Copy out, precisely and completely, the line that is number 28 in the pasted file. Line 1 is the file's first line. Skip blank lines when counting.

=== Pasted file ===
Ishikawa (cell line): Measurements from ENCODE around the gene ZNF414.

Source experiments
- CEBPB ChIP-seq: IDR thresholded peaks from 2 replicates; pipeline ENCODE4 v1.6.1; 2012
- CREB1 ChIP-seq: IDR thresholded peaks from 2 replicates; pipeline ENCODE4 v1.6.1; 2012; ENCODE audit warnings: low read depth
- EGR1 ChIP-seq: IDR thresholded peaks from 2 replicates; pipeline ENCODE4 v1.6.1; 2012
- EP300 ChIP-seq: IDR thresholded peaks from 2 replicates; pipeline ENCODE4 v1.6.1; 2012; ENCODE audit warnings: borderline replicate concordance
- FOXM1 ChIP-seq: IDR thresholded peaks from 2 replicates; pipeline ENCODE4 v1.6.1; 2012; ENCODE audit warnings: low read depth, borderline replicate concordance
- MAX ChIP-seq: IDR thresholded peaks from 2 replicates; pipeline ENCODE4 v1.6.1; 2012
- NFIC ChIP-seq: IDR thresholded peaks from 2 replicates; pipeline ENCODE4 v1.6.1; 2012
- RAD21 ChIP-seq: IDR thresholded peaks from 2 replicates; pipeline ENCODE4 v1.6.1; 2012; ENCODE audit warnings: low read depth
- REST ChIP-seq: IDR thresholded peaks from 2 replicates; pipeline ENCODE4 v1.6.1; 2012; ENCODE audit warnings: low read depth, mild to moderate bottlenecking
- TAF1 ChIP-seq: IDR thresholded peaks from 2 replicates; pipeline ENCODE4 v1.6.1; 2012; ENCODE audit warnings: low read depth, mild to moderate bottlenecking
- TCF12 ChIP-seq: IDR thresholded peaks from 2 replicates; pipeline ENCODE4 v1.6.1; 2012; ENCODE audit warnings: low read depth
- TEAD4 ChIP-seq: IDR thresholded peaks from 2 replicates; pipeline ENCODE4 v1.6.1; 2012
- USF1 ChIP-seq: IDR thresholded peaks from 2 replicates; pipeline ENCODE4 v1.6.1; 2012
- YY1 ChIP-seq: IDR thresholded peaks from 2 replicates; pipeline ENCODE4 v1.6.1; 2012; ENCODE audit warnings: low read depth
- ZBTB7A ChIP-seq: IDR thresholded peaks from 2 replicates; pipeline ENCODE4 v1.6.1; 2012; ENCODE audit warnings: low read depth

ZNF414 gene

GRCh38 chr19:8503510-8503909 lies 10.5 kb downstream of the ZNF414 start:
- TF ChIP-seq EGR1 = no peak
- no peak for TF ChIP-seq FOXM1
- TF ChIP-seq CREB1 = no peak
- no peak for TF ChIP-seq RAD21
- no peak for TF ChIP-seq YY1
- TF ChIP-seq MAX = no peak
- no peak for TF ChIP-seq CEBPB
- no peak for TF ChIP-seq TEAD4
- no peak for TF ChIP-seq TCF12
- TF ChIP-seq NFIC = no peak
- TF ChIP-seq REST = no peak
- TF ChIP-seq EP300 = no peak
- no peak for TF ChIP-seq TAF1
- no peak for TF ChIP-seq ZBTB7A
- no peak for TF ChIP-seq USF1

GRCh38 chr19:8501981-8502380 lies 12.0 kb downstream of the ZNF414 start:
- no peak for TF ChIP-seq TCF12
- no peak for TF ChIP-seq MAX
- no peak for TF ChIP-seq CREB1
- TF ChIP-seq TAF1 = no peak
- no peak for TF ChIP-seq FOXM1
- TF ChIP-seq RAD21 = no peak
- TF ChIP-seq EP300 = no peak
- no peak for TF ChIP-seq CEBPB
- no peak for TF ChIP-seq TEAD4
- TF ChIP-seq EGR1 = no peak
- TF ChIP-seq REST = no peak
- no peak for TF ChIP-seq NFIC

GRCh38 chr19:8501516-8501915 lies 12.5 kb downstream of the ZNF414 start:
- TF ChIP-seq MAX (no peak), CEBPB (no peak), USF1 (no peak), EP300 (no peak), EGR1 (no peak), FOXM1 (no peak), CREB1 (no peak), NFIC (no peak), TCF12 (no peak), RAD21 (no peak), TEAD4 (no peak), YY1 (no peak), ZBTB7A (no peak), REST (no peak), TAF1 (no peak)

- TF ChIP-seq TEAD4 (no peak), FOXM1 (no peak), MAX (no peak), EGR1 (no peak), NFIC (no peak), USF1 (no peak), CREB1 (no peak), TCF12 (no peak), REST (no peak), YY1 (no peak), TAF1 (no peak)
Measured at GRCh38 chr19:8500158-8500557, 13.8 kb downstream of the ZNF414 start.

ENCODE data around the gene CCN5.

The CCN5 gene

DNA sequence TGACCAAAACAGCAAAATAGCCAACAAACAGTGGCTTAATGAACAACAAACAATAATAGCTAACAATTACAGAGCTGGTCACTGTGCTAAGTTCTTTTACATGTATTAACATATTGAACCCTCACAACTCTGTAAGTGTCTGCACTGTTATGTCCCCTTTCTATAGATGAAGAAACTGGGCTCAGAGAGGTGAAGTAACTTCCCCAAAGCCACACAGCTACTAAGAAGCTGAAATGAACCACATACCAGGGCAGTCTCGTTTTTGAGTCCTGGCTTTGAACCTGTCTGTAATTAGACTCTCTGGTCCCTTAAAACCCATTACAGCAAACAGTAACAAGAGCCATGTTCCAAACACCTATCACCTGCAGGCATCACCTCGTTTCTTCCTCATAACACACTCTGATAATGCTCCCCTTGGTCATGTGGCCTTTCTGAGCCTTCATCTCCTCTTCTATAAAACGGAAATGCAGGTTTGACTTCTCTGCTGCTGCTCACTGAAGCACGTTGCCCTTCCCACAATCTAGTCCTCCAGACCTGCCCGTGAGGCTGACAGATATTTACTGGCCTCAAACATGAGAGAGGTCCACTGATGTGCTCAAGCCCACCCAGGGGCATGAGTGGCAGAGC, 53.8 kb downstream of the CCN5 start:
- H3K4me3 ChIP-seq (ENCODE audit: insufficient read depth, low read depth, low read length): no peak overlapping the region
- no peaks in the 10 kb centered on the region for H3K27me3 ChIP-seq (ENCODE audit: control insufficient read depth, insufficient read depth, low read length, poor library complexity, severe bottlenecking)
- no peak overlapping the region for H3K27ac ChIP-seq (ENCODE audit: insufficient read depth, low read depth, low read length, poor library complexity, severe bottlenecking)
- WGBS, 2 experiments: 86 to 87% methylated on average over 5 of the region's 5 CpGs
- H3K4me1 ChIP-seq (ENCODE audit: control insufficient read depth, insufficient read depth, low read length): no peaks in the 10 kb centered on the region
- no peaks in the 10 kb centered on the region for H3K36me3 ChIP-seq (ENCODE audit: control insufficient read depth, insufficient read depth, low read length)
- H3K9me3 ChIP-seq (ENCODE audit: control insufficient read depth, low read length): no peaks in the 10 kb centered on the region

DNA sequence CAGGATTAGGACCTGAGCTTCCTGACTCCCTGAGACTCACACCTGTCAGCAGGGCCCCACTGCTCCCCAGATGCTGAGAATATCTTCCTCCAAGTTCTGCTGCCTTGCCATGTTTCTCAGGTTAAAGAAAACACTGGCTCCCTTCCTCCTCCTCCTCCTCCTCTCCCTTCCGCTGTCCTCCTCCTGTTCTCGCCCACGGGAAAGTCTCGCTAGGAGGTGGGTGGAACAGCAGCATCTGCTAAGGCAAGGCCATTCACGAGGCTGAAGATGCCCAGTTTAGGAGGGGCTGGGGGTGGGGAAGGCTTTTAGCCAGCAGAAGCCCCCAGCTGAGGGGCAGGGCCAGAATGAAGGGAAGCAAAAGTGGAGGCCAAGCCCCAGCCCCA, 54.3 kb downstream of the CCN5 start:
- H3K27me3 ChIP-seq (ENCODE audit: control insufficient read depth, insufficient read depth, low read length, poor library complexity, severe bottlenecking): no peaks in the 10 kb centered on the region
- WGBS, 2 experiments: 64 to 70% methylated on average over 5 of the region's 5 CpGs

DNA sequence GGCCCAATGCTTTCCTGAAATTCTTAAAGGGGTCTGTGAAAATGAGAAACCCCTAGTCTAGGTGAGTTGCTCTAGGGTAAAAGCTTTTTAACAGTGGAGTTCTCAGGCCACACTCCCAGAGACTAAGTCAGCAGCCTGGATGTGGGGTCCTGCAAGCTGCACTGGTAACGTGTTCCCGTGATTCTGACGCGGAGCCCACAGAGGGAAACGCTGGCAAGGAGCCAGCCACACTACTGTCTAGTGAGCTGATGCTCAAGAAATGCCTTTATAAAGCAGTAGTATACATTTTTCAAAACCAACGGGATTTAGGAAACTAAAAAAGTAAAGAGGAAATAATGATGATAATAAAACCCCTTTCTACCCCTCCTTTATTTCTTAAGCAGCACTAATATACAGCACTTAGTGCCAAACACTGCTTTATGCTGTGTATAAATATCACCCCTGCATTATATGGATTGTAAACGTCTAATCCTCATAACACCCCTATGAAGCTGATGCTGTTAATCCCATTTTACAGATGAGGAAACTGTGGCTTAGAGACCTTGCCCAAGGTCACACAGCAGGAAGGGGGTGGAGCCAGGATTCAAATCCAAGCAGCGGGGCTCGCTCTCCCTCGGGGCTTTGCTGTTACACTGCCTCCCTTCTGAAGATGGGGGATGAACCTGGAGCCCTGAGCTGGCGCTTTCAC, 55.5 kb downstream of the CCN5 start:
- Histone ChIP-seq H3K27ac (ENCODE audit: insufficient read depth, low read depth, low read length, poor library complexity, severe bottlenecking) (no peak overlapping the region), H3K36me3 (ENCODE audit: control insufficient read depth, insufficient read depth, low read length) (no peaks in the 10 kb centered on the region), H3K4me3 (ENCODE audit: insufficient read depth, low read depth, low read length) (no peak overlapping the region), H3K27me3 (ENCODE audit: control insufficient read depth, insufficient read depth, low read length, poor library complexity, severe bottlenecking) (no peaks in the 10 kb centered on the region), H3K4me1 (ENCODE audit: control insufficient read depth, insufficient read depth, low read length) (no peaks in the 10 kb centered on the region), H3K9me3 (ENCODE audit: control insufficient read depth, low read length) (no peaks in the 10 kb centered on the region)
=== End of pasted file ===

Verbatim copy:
- no peak for TF ChIP-seq TCF12